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Six Benefits that Doctors agree Children Gain from Martial Arts…

So often we hear from parents who tell us that their child ‘has loads of energy, I just wish she’d focus it better‘ or ‘He’s a lovely lad, but he really needs to concentrate more’.  

Or how about the nearly extinct art of good manners? We parents understand that to respect others we must first respect ourselves. So we hunt for ways to instill that hard-to-catch mix of self-confidence balanced by humility.

According to doctors, specifically The American Academy of Pediatriciansmartial arts may be the answer for your child. Here are 6 benefits these Doctors say children receive from martial arts.


 

Kids Martial Arts

  1. Better social skills
  2. Discipline
  3. Respect
  4. Focus and Concentration
  5. Improved fine motor skills
  6. Self-confidence

I’m sure we’d all agree than even just one of these would be a great benefit, but knowing that they are ALL improved by the practice of martial arts is amazing!

How about a couple more though as well?

7.  Martial arts is fun!

8.  Children who train in the martial arts gain a really positive peer group

This one is really important.  We are all naturally influenced by the people we spend a lot of time with, and if those people are naturally more positive, committed, polite and respectful then that’s a great group for your child to associate with! If you care about improving yourself, or providing better role models for your child, then you want to spend most of your time with others who are committed to do the same.  Enrolling in a martial arts class is a great way to do that 🙂

Why not try our classes FREE for 30 days and see those benefit for yourselves?

 

 

14 year old Martial Artist defends herself from attack

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Parents – if you’ve ever considered enrolling your children in the martial arts for self defence, here’s a great example of exactly why you should!

Original article published in The Metro – Thursday 9 Oct 2014

Attacker, 35, beaten up by girl, 14, when he grabbed her in a park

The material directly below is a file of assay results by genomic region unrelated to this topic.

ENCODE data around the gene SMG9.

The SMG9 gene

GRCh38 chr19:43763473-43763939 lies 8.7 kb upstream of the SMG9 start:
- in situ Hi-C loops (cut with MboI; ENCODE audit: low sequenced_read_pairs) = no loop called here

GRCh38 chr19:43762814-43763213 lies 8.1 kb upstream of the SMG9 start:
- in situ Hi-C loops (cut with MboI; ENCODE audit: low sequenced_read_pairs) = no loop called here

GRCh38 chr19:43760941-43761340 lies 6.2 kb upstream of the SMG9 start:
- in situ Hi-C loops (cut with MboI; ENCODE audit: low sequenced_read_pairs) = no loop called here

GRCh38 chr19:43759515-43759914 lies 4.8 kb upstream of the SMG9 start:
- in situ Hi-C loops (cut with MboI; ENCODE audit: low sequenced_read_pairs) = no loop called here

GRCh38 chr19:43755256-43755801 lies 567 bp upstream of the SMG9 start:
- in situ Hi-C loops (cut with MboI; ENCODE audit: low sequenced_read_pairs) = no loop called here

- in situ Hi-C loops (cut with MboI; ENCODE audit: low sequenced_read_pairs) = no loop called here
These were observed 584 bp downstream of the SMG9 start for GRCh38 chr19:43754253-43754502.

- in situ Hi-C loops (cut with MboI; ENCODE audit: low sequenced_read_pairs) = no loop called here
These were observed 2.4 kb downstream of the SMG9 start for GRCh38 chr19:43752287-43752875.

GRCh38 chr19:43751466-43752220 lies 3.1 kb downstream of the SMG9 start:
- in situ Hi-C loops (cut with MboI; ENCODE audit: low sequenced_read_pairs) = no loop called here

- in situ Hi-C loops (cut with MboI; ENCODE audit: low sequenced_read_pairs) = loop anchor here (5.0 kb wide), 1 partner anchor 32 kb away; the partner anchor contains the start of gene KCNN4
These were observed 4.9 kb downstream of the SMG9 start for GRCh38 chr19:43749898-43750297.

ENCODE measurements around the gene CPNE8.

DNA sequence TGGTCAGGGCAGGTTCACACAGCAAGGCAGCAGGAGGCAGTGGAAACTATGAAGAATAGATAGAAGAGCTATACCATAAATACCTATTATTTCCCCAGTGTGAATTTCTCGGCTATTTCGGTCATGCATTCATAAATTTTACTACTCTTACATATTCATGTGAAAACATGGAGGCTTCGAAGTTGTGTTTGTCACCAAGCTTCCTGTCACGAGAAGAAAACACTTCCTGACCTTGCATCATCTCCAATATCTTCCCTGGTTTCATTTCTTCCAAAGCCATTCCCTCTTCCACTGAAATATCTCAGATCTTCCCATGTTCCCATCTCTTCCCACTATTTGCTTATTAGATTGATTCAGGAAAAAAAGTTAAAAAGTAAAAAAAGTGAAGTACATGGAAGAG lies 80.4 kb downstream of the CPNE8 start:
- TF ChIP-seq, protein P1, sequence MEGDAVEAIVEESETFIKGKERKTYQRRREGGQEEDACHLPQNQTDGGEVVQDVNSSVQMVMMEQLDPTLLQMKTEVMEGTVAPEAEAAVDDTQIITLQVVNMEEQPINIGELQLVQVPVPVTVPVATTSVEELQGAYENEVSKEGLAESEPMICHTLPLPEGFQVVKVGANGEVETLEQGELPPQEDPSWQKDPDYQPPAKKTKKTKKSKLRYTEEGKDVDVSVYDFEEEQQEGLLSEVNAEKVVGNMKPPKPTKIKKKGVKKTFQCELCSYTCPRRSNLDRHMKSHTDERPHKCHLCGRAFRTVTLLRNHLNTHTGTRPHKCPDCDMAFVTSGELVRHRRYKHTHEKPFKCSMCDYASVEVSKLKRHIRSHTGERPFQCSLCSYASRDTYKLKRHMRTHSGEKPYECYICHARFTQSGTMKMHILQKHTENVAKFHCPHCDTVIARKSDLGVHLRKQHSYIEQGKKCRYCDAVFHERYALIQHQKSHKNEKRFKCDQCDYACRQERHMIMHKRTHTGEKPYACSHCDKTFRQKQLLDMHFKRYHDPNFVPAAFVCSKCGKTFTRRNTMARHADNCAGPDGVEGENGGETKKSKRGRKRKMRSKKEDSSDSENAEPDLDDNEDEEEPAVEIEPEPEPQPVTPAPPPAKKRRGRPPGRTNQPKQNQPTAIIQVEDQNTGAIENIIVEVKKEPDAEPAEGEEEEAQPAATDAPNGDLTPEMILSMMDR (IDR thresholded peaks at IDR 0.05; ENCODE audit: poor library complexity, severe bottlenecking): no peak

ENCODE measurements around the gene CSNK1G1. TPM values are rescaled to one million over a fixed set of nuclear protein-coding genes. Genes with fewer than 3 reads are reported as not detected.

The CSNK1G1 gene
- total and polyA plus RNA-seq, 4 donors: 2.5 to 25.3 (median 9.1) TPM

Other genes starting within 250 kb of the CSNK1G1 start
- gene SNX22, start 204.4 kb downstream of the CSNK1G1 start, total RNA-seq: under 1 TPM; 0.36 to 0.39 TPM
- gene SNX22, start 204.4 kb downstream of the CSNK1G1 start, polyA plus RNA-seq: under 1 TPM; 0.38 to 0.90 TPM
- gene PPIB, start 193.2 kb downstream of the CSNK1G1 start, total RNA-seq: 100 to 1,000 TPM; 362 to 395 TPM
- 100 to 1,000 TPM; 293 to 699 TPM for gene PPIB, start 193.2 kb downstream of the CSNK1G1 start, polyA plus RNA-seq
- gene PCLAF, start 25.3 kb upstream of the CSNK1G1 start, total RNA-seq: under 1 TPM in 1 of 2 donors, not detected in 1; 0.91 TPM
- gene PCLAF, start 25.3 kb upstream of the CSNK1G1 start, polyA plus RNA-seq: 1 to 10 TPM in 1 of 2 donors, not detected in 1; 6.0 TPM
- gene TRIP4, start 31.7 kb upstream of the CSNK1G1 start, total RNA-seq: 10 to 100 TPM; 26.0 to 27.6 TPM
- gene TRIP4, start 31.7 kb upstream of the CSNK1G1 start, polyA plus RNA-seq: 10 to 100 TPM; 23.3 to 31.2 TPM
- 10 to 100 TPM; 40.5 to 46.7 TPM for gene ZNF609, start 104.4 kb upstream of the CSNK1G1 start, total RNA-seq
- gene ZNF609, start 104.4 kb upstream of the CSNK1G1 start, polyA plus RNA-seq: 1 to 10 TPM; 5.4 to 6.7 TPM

A would-be attacker was left battered, bruised and embarrassed after picking on the wrong person – a 14-year-old female martial artist.
The schoolgirl was walking home alone through a park near her home when the 35-year-old man came up behind her and grabbed her arms.
He soon realised his mistake when the young teen, who has studied martial arts for several years, broke free from his hold and started raining punches and kicks on him – despite being less than half his age.
Sussex Police arrested the man – described as being ‘very thin’ and around 5ft 7ins – shortly after his attempted assault in Tilgate Park, Crawley and are appealing for any witnesses to the Saturday morning incident to come forward.
‘Although we have made an arrest, we need to speak to anyone who was in Tilgate Park on Saturday morning and saw what happened,’ said Detective Inspector Andy Bennett.
‘We need to find people who may have seen a man acting suspiciously in or around the park on Saturday or on other occasions.’

 

If you’d like to learn more about our martial arts and self defence programmes for any age group, get in touch today and we’d invite you to try 30-days FREE membership as our guests so see the benefits for yourself.

 

How Martial Arts Builds Self-Esteem in Children…

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Confident Child in Martial Arts UniformHere are the senses people, especially children and teens, need in order to nourish their self-esteem:

A Sense of Security